Sharing Meals: Social aspects of eating and cooking together

Social aspects of eating and cooking together

International Symposium - June 14th 2018




Program 


Program Symposium Cooking & Eating together 


Call for Paper
 

Proposal submission limit: April 30th 2018 (How to submit?)
Eating involves many other dimensions than just ingesting food. It is especially a social act, as it involves the social position and relationships of the individual in all of the included practices: supplying, cooking, dressing, ordering, ingesting, clearing, washing-up, managing left-overs, etc. (Fischler 1990; Poulain 2002; Warde 2016). Some moments in a day, the meals, are more specifically dedicated to eating with all these dimensions. Thus, all the choices regarding their organization have social implications. Especially, sharing these meals (including all the activities listed before) with other persons has important implications. Indeed, Eating Together is, for the human beings, a way of expressing special relationships – as it can be seen when the meal is used as a diplomatic tool. The term commensality, meaning literally “sharing the table”, can be defined as the fact to eat together (Grignon 2001; Sobal 2000). It is interesting to see that it is often used as a substitute for conviviality, which expresses the pleasure to be together and to discuss around a table (Brillat-Savarin 1825). It is true that eating together is often perceived as a good way of creating good social relationships, or even more to improve the quality of the diet (e.g. Weinstein 2006). Yet, eating together can sometimes also be a difficult time, especially when it was not the person’s choice (e.g. Guérin 2016). This symposium offers to explore, with a social science approach – but welcoming with a great interest cross-disciplinary approaches – the different dimensions associated with sharing meals (non exhaustive):
  • Particular aspects of eating or cooking together in an out-of-home context
  • Sharing meals in relation to pleasure, health and well-being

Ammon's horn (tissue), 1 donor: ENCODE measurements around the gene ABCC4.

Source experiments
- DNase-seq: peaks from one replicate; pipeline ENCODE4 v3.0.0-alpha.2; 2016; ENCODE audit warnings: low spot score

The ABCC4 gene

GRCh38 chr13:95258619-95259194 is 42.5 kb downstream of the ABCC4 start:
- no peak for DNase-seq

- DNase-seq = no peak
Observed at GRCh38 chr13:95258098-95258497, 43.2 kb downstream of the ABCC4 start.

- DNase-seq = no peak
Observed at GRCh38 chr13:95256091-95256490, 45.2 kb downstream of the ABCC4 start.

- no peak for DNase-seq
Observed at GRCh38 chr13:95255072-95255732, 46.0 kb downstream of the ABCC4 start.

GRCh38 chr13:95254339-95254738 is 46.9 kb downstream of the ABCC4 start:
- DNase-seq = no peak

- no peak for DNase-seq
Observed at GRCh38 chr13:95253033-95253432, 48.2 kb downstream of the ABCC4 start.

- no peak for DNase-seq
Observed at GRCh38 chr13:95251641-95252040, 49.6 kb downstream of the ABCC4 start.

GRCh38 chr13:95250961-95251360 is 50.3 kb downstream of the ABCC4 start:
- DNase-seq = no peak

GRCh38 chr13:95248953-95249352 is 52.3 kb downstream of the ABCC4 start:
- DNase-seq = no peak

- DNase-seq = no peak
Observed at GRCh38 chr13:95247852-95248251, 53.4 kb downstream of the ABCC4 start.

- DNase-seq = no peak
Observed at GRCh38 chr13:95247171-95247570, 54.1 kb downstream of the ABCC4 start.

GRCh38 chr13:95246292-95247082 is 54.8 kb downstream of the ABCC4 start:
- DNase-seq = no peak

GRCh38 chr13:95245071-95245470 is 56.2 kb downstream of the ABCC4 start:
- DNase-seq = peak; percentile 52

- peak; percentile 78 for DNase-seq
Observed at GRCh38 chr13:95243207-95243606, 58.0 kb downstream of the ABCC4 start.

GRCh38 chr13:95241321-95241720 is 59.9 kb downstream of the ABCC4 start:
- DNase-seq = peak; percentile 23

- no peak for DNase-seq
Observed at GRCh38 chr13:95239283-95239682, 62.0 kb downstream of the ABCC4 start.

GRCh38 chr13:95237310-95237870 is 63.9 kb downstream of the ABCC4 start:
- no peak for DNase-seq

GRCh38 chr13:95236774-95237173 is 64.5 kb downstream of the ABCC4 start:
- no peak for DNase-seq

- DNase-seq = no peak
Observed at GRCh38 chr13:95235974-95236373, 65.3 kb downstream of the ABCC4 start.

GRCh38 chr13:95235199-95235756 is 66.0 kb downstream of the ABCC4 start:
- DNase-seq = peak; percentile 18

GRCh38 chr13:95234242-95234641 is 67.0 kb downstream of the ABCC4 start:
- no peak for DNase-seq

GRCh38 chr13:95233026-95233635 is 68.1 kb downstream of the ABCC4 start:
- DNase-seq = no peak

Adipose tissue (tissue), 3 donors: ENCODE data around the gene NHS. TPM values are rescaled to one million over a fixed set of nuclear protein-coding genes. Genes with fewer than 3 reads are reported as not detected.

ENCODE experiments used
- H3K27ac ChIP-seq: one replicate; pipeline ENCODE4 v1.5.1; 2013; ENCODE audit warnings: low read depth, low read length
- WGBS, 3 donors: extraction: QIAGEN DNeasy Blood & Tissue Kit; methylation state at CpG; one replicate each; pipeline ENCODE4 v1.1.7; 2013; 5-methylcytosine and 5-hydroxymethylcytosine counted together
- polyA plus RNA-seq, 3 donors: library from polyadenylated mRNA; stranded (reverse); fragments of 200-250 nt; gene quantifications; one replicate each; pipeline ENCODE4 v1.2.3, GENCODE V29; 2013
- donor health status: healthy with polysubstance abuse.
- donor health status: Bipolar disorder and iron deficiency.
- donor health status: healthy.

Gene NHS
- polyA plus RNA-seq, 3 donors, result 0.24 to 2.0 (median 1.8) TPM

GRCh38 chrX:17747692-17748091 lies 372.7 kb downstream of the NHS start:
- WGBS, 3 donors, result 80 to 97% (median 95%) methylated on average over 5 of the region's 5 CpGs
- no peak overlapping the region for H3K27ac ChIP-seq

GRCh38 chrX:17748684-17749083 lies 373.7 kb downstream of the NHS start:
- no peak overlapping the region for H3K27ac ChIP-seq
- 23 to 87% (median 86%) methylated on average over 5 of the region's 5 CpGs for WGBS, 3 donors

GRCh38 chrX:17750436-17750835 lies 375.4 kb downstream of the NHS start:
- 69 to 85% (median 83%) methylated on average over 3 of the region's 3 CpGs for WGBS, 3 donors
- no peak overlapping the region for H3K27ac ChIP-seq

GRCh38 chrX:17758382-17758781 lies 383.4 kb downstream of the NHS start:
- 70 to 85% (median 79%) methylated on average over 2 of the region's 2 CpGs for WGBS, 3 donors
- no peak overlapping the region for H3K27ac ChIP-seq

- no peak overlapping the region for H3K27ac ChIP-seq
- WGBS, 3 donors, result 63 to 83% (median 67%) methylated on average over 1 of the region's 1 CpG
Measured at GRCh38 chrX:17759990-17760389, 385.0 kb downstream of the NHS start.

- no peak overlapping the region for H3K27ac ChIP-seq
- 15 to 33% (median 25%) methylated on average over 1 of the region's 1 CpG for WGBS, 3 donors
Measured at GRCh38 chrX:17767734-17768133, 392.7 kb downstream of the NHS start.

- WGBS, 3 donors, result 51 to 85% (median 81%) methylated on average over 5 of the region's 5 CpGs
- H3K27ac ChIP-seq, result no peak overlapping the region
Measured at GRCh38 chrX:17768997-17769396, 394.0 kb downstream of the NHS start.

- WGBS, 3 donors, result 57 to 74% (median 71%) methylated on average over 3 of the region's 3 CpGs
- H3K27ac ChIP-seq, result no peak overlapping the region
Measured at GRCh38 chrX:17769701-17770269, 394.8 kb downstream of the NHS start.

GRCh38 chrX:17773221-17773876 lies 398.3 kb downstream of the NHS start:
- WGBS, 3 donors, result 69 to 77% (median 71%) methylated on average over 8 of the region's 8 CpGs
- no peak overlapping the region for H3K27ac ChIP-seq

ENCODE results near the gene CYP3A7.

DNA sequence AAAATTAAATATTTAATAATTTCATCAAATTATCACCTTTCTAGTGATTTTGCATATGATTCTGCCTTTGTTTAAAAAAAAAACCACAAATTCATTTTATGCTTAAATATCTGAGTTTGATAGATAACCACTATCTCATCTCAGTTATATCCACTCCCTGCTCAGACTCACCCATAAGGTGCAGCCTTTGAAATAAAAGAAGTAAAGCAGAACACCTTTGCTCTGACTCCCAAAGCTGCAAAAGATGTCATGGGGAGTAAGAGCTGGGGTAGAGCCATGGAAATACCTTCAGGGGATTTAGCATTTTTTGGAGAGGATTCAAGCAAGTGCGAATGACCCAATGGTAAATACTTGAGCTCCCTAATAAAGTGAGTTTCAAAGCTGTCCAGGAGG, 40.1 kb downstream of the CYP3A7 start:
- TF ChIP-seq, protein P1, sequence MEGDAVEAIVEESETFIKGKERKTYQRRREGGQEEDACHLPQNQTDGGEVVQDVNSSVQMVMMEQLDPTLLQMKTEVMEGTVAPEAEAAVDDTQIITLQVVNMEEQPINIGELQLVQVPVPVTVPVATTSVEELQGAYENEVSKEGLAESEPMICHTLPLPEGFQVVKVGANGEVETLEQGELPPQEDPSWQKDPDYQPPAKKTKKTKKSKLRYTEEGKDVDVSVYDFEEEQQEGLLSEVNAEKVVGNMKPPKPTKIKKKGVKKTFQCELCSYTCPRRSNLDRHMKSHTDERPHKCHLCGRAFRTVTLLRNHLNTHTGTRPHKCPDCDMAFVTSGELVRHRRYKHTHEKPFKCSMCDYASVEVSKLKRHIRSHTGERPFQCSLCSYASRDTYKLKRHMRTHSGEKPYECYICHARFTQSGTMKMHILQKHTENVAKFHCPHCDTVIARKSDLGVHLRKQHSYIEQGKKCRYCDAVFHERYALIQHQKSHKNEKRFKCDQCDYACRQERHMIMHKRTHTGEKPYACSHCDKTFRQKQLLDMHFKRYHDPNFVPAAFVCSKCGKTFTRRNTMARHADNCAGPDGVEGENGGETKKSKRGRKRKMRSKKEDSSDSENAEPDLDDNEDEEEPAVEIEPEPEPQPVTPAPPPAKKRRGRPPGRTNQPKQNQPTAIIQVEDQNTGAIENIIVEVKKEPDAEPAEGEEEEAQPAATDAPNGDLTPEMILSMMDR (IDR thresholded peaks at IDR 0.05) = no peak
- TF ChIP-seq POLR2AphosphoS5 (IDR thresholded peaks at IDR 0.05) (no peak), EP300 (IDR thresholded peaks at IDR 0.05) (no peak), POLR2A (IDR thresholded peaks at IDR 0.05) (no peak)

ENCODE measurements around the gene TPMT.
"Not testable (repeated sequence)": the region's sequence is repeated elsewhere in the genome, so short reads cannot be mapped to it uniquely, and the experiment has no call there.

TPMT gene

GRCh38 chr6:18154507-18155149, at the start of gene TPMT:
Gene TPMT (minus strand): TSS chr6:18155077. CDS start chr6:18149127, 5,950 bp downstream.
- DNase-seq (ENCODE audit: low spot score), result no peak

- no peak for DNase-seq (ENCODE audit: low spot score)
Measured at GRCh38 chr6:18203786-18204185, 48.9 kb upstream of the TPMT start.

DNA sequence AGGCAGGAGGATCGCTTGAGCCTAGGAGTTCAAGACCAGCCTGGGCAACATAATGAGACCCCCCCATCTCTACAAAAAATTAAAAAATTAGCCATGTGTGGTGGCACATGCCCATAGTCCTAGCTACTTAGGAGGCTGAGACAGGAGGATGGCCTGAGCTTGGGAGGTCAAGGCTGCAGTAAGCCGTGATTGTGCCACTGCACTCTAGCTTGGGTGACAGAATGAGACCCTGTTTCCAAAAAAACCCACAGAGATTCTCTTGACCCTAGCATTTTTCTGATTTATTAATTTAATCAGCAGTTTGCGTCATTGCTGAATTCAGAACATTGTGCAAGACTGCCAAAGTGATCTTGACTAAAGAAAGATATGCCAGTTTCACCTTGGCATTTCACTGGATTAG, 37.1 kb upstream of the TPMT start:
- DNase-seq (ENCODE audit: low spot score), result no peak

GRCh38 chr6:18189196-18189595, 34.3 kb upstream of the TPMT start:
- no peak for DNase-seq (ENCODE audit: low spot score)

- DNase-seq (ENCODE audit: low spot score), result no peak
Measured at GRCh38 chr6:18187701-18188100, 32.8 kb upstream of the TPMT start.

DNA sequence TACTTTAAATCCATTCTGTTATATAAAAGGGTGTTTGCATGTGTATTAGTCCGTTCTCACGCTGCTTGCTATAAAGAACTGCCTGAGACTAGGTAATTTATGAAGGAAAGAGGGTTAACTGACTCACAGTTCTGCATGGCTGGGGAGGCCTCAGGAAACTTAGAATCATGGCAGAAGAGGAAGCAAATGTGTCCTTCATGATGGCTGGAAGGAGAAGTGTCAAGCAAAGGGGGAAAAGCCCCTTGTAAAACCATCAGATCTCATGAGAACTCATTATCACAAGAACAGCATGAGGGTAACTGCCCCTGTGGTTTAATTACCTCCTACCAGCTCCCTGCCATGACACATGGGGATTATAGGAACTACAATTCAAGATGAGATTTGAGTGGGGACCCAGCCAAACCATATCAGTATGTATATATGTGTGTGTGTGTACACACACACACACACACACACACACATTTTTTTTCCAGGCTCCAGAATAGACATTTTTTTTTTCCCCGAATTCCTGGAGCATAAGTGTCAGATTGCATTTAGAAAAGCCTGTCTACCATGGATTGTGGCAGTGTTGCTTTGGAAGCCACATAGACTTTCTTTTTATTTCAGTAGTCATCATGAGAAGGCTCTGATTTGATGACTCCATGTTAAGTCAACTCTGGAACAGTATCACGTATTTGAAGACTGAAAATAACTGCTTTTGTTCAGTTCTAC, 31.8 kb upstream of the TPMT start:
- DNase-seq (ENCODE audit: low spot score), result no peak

• Innovation (for food service, industry, public health, marketing…)
  • Cultural differences in the manners of sharing meals
  • Specificity of the sharing of cooking times regarding the sharing of meal times.
  • Use of commensality as a social action mean.
  • Symbolic representation of the benefits of sharing meals (psychological, physiological, social)
  • Comparison of meals regarding other eating times (snacking).
  • Political/Diplomatic use of meals
  • Organization, perception and role of meals in institutions (school canteens, hospital, nursing homes, prisons…)

References
  • Brillat-Savarin, Jean Anthelme. 1825. La physiologie du goût. Paris: Sautelet. Fischler, Claude. 1990. L’Homnivore. Paris: Odile Jacob.
  • Grignon, Claude. 2001. « Commensality and Social Morphology: An Essay of Typology ». In Food, Drink and Identity: Cooking, Eating and Drinking in Europe since the Middle Ages, par Peter Scholliers, 23‑33. Berg.
  • Guérin, Laura. 2016. « « Faire manger » et « jouer le jeu de la convivialité » en établissement d’hébergement pour personnes âgées dépendantes (EHPAD). De l’intensification des contraintes de travail pendant le service des repas ». SociologieS, juin.
  • Poulain, Jean-Pierre. 2002. Sociologies de l’alimentation : les mangeurs et l’espace social alimentaire. Paris: Presses universitaires de France.
  • Sobal, Jeffery. 2000. « Sociability and Meals: Facilitation, Commensality, and Interaction ». In Dimensions Of The Meal: Science, Culture, Business, Art, par Herbert L. Meiselman, 119‑33. Springer US.
  • Warde, Alan. 2016. The Practice of Eating. John Wiley & Sons.
  • Weinstein, Miriam. 2006. The Surprising Power of Family Meals: How Eating Together Makes Us Smarter, Stronger, Healthier and Happier. Steerforth Press.

How to submit?


The proposals are to be sent by e-mail to symposium@institutpaulbocuse.com with the object “Call Symposium Sharing Meals” before April 30th 2018
These proposals (in english) must contain:
  • A presentation of the author(s)
  • An abstract (300 words max.), mentioning the object of the work, the methods and the main results.
  • The author’s preference for a poster or an oral presentation.
The authors will be informed of the acceptance or refusal of their proposal by 12 May 2018 at the latest. The selection committee is headed by Maxime Michaud and composed by the researchers of the Institut Paul Bocuse Research Center (Anestis Dougkas, Agnès Giboreau, Jérémie Lafraire, Laure Saulais).

Practical information


Location and date
The Symposium will take place at the Institut Paul Bocuse in Ecully (next to Lyon), on June 14th 2018. Fees (covers registration, breaks and lunch)
  • Registration fees: 100 €
  • Reduced fees: 50 € (speakers, students, Research & Innovation Committee Members)
  • Students and researchers at University Lyon II (or members of the LADEC or EVS): 25€
Please note that the organizers are not able to take care of transportation, accommodation or registration fees. However, speakers have access to reduced fees.

Registration


The registration includes the full day and the lunch. 
Billetterie Weezevent

Contact


For any question, please contact symposium@institutpaulbocuse.com with the object “Sharing Meals Symposium”.

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Institut Paul Bocuse

Château du Vivier - Ecully - France
Tel: +33 (0)4 72 18 02 20

20, place Bellecour - Lyon - France
Tel: +33 (0)4 78 37 23 02

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